Aside from the need for improvement in some areas, there are some places in which the University does address these issues very well. For example, Keiser stated that “the University is actually quite good at checking in with right-wing students who are attacked on campus.” She mentions the Ford School of Public Policy as a space for “very mature conversations about a wide range of social and economic issues with diverse perspectives about the ‘right’ policy solution.” The School of Public Policy has plenty of Diversity, Equity and Inclusion resources for reporting incidents of bias or harassment in any form, including based on politics. Though there is a long road to complete political acceptance and open conversation, this gives us hope that there are some resources available to aid in easing the harsh nature of our political atmosphere.

Unfortunately, for young people in Ann Arbor, liberal agendas have become performative in many ways. For example, I have witnessed countless screaming matches in the Diag — often relating to a conservative, sometimes hateful, and liberal clash of viewpoints — for which a decent-sized crowd will start to gather. 

With that said, action from the left — whether it be nationwide protests or “drama” in the Diag — is often motivated by feelings of oppression. In situations of oppression, vehemence is often the only way to be heard. Thus, the performative nature of left-wing politics is sometimes entirely valid and could be argued to be for a better cause than violence or hate speech from the right. However, performative left-wing politics can instill negativity just in the way the hate-filled speech of the right does, albeit differently. Former President Barack Obama reaffirms the left’s rejection of hateful language in saying that “we should soundly reject language coming out of the mouths of any of our leaders that feeds a climate of fear and hatred or normalizes racist sentiments.”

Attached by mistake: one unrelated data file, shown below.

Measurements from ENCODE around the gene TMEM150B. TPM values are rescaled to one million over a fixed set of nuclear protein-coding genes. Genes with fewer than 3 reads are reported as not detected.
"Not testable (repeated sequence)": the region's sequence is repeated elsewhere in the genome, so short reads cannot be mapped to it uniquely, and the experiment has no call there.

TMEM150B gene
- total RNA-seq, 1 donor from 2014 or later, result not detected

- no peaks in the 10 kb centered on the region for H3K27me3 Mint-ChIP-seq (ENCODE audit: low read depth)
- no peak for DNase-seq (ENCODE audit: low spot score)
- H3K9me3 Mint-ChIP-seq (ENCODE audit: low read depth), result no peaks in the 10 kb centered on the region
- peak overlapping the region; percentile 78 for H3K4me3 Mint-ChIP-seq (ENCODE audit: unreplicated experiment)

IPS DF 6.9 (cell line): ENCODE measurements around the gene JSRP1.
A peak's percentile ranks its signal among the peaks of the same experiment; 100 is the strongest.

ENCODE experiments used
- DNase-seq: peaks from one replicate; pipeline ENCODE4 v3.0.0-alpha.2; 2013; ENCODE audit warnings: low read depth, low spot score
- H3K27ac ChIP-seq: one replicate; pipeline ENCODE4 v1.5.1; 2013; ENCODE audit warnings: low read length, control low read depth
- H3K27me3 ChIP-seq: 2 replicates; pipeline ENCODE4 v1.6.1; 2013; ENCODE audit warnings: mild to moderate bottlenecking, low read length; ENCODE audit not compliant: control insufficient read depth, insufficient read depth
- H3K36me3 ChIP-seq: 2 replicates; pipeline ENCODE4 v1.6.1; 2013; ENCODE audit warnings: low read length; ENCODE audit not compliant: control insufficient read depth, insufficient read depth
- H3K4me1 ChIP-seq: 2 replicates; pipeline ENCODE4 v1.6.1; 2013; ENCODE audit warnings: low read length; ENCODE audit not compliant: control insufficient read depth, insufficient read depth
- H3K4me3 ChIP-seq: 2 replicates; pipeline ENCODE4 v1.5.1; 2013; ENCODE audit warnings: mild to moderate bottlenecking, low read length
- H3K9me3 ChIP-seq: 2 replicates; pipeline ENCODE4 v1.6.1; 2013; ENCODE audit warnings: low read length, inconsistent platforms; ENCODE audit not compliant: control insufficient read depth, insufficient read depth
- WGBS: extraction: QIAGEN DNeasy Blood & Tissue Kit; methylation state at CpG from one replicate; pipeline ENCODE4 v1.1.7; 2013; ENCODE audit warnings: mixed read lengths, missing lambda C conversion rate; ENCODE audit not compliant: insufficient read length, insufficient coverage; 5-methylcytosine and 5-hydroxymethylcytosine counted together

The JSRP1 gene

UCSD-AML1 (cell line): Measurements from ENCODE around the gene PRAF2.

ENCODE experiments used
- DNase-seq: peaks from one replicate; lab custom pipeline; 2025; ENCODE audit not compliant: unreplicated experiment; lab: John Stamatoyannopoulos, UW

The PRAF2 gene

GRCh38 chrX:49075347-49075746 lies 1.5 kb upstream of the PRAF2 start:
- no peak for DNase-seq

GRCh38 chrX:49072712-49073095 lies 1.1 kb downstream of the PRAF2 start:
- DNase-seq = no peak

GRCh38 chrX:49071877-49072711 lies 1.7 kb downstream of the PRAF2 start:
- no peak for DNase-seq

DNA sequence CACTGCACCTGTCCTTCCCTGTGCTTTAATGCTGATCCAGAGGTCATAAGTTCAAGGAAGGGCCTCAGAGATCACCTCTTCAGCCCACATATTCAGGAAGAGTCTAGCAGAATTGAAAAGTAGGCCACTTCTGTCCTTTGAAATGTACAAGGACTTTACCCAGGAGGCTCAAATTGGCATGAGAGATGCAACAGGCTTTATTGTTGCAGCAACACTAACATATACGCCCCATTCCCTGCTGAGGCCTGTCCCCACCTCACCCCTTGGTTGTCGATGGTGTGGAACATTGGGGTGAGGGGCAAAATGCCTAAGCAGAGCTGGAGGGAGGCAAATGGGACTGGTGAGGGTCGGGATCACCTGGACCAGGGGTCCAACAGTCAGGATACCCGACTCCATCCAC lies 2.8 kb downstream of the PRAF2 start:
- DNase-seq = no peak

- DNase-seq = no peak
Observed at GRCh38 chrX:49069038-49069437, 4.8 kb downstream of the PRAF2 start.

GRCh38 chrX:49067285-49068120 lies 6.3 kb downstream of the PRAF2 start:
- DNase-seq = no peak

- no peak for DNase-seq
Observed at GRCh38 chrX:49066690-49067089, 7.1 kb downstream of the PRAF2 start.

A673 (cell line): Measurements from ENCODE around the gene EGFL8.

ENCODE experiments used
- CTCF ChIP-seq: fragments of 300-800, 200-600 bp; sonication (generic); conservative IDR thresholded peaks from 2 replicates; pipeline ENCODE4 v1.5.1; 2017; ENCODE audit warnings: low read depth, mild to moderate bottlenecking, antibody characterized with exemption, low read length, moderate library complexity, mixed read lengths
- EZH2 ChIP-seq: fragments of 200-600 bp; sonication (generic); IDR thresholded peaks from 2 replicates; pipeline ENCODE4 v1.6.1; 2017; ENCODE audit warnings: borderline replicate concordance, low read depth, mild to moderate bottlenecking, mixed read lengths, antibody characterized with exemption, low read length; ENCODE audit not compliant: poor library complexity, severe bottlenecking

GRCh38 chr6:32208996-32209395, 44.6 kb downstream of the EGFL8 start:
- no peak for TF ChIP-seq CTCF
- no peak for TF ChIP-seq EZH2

Many on the left define themselves by their perceived moral superiority to the right. To me, this seems counterintuitive to everything the left stands for and why I identify as a liberal. Tolerance, education and acceptance are all qualities that drew me to this ideology, not hate and negativity.

Instead of dwelling in our echo chambers and hearing our own opinions repeated back to us, we should explore what exactly the right is saying and why they believe what they do. Progressivism is about accepting different backgrounds. For many, their background might not have educated them on systemic racism or LGBTQ+ rights. 

How can one really understand the world by ignoring a whole section of it? It is not that everyone has to agree with what the other side says, but we do ourselves a disservice by alienating conservatives, resisting any kind of contact with them and failing to explore what that ideology might mean or why they might hold the views they do.

The system works to make the political spectrum appear more polarized than it really is. Any attempt to understand each other and our conflicting opinions will only help us better understand the world. If the right is criticized for being close-minded, the same can be said for the left and its inability to open itself up to people who might not align perfectly with its ideology. Let’s make an effort to pause when we speak about politics and listen to others in order to create an understanding rather than to just express our own ideas.

Anna Trupiano is an Opinion Columnist and can be reached at